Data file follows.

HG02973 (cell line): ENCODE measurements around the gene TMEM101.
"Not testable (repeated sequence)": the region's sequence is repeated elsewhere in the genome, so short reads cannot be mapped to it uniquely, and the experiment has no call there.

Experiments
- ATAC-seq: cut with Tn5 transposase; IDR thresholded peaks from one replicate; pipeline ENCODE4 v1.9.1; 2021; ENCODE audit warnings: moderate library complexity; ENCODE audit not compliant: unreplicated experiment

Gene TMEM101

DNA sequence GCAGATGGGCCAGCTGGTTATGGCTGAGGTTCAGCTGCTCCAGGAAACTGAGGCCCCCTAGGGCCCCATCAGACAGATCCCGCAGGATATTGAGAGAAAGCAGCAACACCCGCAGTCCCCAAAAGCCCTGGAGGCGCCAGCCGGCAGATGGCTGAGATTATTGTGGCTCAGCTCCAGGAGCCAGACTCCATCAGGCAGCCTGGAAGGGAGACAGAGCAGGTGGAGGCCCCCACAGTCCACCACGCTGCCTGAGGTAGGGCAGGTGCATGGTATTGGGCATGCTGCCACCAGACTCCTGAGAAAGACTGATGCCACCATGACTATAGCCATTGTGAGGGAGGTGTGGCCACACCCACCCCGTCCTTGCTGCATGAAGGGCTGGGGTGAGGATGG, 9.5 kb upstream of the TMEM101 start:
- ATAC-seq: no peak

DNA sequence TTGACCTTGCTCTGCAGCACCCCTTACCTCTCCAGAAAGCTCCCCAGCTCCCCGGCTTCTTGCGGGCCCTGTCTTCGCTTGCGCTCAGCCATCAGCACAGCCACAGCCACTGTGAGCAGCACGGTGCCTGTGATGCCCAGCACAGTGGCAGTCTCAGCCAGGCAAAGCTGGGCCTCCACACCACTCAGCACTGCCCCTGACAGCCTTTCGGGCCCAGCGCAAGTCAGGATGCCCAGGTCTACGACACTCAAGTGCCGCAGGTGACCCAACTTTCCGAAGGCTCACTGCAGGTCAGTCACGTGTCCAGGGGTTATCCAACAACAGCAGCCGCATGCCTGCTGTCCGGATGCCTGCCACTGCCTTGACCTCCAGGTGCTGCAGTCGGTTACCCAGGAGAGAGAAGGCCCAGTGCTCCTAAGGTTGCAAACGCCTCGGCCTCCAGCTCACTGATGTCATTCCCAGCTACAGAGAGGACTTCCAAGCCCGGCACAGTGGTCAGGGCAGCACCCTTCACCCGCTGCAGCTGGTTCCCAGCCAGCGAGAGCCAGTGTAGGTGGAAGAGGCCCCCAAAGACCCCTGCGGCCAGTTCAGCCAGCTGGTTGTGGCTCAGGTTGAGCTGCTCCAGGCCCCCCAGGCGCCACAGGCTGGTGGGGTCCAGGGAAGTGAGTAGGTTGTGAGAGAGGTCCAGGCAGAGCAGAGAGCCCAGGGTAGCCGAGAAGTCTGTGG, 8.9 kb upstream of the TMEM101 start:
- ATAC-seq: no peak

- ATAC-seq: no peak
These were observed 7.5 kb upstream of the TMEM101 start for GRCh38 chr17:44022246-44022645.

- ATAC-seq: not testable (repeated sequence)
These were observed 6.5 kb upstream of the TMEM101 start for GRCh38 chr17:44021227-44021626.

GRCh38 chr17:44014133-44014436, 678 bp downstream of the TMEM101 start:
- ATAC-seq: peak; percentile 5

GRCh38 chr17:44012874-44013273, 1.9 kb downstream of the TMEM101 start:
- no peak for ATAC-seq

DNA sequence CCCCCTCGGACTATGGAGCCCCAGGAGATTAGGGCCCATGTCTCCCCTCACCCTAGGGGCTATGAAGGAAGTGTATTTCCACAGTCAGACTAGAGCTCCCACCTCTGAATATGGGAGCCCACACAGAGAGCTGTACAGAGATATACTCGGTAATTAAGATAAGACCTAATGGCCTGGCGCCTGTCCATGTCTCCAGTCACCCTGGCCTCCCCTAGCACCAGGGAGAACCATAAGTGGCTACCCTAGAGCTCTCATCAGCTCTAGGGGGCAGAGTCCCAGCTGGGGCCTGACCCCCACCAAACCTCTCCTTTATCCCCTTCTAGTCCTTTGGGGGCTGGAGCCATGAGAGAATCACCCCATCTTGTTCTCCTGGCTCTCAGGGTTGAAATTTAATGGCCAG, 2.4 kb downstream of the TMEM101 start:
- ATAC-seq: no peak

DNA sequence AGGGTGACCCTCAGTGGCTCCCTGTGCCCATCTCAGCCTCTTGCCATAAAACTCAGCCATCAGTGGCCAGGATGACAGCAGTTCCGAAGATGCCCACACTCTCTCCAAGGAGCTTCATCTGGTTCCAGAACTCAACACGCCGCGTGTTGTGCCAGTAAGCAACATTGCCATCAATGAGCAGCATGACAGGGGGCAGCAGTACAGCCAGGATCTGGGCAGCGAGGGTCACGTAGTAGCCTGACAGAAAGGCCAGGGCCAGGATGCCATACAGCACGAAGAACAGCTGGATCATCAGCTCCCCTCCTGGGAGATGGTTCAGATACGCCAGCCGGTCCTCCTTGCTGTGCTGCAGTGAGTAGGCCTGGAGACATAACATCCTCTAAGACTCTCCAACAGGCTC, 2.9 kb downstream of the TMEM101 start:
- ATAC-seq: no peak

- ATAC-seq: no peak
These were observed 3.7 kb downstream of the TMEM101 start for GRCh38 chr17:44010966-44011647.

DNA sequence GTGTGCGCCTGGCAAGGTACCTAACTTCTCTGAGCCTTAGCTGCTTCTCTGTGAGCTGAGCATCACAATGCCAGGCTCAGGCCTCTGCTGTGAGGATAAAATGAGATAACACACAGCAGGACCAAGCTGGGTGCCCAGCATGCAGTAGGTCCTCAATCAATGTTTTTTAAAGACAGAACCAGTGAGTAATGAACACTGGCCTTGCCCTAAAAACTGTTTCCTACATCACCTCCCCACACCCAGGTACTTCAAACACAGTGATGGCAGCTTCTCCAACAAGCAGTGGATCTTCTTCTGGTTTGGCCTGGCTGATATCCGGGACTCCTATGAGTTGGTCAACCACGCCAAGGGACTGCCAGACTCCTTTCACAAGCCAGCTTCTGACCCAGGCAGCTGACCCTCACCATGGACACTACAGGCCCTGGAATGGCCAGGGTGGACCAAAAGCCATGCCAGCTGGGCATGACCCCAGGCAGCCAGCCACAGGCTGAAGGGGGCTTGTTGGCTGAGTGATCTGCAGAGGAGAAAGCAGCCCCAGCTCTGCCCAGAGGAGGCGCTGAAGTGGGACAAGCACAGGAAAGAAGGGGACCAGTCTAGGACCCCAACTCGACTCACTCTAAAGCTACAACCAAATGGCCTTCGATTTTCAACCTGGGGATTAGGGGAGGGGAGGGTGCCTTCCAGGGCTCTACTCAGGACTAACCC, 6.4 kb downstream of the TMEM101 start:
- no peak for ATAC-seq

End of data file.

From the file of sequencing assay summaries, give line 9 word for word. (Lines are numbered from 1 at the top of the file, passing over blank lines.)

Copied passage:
- ATAC-seq: no peak